Unpublished Dispositionjohn Chester Riblet, Plaintiff-appellant, v. W.c. Seabold, Defendant-appellee, 870 F.2d 657 (6th Cir. 1989)Annotate this Case
March 22, 1989
Before BOYCE F. MARTIN, Jr., and MILBURN, Circuit Judges, and BARBARA K. HACKETT, District Judge.*
This case has been referred to a panel of the court pursuant to Rule 9(a), Rules of the Sixth Circuit. Upon examination of the record and the briefs, this panel unanimously agrees that oral argument is not needed. Fed. R. App. P. 34(a).
This pro se Kentucky prisoner seeks appointment of counsel in his appeal from the district court's dismissal of his 42 U.S.C. § 1983 civil rights suit.
Seeking compensatory damages, Riblet alleged that his eighth amendment right to be free from cruel and unusual punishment was violated when prison guards entered his cell and beat him, causing severe bodily injury. The complaint named the warden, Seabold, as the only defendant.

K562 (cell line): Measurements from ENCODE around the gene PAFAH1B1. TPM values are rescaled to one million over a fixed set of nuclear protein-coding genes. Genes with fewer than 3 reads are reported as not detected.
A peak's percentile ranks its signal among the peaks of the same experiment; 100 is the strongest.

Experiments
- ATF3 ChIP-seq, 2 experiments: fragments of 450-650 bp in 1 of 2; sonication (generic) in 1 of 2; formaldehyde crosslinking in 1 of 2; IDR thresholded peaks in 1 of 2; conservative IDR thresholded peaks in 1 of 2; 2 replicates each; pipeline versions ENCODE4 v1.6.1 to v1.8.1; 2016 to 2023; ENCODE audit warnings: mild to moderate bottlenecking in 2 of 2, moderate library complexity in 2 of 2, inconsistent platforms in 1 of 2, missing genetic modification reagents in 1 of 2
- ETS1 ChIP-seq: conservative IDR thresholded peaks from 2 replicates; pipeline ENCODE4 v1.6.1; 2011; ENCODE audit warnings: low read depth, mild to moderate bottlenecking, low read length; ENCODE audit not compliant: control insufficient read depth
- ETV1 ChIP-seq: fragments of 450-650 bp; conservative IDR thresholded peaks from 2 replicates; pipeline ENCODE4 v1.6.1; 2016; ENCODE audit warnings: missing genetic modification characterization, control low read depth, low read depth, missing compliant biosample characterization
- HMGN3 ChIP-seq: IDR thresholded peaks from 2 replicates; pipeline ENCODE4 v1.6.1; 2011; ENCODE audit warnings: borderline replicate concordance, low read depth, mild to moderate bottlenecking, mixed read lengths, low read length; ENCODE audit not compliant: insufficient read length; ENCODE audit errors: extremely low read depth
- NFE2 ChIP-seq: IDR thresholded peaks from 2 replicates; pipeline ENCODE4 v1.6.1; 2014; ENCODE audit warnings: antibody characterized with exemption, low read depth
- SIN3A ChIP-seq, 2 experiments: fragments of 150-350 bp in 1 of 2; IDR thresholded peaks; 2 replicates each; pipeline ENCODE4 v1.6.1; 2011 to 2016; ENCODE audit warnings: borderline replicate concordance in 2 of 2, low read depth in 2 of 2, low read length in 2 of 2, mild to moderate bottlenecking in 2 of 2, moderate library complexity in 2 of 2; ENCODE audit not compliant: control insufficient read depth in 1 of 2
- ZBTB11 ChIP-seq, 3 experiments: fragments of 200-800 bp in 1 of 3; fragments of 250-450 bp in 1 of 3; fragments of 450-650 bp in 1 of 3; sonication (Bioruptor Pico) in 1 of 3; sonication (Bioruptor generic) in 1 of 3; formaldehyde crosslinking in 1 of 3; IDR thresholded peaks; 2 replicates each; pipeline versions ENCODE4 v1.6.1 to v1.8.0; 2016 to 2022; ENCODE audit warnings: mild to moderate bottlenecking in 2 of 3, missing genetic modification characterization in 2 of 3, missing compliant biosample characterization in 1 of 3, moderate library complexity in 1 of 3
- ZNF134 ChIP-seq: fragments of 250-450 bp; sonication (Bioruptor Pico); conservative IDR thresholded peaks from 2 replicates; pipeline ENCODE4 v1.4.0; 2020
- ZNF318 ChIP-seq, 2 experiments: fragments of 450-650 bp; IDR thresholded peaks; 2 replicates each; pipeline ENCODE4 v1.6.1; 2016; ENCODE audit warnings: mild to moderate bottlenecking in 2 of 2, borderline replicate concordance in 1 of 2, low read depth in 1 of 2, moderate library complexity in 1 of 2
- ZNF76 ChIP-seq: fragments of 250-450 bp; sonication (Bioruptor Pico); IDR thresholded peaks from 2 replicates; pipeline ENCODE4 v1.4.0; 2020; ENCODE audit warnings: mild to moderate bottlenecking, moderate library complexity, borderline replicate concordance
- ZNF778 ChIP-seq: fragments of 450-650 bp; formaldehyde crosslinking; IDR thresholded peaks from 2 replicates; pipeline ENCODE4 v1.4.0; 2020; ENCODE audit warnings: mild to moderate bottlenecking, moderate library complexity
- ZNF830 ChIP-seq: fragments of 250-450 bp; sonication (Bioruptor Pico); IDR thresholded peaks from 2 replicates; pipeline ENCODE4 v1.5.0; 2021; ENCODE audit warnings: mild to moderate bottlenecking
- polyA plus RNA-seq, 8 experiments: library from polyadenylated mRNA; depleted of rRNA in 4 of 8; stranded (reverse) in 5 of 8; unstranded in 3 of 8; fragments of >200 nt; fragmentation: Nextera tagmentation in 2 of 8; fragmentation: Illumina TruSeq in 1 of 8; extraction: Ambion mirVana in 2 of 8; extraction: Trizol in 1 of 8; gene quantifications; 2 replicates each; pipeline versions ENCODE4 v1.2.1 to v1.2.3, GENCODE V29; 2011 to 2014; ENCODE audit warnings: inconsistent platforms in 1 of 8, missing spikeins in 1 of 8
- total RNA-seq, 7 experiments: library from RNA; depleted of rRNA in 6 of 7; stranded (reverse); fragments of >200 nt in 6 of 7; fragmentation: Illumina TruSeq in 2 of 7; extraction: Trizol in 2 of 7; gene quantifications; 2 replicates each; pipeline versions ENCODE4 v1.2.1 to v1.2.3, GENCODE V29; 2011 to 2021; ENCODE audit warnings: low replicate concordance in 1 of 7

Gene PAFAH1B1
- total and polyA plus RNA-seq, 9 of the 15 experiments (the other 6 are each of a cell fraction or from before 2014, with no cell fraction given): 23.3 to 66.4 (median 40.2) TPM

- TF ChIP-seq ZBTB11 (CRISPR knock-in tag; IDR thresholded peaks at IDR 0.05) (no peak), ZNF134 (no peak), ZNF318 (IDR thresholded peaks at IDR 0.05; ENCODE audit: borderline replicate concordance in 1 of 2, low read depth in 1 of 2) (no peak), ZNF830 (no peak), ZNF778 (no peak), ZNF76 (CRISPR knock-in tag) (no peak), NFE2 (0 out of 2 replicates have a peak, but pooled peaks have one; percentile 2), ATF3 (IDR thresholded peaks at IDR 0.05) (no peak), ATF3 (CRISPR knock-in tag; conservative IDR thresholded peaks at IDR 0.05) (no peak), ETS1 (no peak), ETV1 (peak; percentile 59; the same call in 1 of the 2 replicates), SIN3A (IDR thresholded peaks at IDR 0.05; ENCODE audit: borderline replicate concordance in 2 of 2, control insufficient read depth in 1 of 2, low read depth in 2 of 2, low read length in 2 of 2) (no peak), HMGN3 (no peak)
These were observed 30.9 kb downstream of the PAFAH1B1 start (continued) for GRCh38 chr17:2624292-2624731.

The defendant filed an answer to the complaint, and also moved for dismissal on the basis that the plaintiff failed to state a claim against the named defendant, in that Seabold was not personally involved in the alleged violation, nor could he be held liable under a theory of respondeat superior. Riblet failed to answer the motion to dismiss, nor did he move to amend his complaint. The district court granted the motion, and the suit was dismissed.
Upon review, we conclude that Seabold was properly dismissed as a defendant in the suit. However, Riblet raised a facially valid eighth amendment claim, and the proper parties-defendants, i.e., the offending guards, are readily discernable from the pleadings. Under these circumstances, where a plaintiff alleges a serious claim yet sues the wrong defendant, the action should not be dismissed on that basis, even when the plaintiff failed to file a motion to amend or respond to the motion to dismiss. See Berndt v. Tennessee, 796 F.2d 879, 882 (6th Cir. 1986).
Accordingly, the judgment of the district court is affirmed in part as to the dismissal of Seabold, Rule 9(b) (5), Rules of the Sixth Circuit; yet it is also vacated in part and the case is hereby remanded to the district court to allow the plaintiff the opportunity to amend his complaint to name the proper defendants. Rule 9(b) (6), Rules of the Sixth Circuit.
The Honorable Barbara K. Hackett, U.S. District Judge for the Eastern District of Michigan, sitting by designation